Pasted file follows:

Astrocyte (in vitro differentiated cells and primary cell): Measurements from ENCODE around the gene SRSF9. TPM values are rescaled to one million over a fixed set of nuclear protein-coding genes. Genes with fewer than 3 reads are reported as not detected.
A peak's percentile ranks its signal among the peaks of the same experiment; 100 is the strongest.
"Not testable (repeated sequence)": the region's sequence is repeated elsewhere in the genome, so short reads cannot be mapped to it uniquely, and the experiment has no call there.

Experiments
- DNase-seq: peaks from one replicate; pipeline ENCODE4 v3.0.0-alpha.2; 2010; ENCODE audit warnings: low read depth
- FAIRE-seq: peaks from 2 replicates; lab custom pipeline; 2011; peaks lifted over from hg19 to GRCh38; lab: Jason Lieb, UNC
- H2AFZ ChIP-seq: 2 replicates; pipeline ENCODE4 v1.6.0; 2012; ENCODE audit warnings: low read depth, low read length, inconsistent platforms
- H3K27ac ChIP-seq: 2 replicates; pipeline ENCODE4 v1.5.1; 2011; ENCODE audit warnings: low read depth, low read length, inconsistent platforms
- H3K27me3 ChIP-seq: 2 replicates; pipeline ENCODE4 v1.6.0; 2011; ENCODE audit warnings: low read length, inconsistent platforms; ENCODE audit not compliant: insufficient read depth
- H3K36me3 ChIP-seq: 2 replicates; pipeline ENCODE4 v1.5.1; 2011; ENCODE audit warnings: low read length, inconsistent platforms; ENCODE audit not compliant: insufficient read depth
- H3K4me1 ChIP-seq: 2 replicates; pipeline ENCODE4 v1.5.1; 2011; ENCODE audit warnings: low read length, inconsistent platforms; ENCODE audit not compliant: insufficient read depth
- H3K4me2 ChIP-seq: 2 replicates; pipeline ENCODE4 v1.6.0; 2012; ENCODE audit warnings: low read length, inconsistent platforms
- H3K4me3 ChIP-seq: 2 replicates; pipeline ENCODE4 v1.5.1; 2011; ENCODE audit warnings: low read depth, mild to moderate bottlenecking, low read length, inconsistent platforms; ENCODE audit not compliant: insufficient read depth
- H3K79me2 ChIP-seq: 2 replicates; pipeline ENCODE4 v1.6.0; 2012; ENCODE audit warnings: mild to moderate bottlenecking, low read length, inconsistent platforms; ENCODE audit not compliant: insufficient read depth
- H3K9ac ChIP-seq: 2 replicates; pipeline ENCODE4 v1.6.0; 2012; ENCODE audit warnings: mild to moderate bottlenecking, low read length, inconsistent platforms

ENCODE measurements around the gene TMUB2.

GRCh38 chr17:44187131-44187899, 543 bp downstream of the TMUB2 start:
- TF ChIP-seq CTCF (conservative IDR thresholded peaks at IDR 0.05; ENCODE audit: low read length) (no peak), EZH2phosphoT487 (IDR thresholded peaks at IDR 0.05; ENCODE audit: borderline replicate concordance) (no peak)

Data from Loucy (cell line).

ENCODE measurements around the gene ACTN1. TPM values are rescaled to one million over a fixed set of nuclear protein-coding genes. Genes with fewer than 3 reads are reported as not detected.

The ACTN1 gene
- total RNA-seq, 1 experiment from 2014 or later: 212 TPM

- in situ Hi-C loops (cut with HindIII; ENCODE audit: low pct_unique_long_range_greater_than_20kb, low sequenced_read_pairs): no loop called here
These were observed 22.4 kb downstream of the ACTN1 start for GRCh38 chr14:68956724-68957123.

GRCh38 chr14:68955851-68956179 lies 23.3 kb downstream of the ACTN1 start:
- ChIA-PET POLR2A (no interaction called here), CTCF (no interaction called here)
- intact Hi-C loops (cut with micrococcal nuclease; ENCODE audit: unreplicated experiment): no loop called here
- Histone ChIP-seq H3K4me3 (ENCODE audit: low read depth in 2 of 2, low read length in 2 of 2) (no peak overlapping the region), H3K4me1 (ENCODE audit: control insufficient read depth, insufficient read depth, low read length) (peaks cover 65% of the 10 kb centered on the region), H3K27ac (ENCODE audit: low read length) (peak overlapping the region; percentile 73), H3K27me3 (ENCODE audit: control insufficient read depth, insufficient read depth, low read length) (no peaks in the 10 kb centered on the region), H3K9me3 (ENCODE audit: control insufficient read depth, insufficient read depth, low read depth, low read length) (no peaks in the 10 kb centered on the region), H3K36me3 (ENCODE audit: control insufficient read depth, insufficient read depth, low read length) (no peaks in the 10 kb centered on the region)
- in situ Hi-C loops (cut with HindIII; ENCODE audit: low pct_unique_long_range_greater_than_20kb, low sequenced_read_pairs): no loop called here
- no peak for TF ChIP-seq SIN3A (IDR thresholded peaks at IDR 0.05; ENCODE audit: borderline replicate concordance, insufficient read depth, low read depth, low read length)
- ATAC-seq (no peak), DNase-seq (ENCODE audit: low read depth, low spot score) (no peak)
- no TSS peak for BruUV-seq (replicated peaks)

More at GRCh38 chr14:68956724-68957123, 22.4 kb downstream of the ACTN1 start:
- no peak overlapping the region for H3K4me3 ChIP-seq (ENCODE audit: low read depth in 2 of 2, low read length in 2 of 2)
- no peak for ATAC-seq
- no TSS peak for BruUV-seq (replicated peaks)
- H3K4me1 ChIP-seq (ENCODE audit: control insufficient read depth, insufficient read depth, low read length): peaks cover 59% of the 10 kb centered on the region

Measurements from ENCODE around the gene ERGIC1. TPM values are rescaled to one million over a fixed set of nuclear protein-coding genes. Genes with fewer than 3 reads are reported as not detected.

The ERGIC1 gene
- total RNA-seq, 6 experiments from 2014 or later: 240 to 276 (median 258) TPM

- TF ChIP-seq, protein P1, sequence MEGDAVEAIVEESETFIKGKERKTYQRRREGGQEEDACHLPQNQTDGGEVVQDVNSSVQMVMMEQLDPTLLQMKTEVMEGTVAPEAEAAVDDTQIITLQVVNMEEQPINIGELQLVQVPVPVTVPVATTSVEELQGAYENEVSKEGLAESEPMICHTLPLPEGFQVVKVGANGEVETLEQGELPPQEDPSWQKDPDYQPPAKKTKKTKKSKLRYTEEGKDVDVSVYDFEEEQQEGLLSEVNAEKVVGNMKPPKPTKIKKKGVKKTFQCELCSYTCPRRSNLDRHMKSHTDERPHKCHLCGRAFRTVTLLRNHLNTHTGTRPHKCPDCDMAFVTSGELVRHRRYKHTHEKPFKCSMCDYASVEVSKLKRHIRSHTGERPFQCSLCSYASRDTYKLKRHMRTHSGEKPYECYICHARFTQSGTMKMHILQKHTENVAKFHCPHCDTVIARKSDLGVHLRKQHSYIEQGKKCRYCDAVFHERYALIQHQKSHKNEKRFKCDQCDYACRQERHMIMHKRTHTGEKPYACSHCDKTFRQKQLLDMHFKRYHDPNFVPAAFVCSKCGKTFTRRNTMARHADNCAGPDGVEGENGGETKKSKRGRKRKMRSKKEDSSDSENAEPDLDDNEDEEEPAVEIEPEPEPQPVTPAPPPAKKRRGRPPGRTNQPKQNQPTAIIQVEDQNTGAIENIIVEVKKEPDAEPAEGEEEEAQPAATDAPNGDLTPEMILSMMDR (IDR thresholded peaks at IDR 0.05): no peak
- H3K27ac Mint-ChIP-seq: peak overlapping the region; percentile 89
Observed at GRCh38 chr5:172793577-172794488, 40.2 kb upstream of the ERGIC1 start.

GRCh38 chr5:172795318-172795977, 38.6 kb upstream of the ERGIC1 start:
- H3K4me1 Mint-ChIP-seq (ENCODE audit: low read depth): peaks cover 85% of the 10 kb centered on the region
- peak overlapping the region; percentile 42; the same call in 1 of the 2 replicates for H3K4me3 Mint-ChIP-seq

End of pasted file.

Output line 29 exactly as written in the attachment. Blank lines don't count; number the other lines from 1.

- in situ Hi-C loops (cut with HindIII; ENCODE audit: low pct_unique_long_range_greater_than_20kb, low sequenced_read_pairs): no loop called here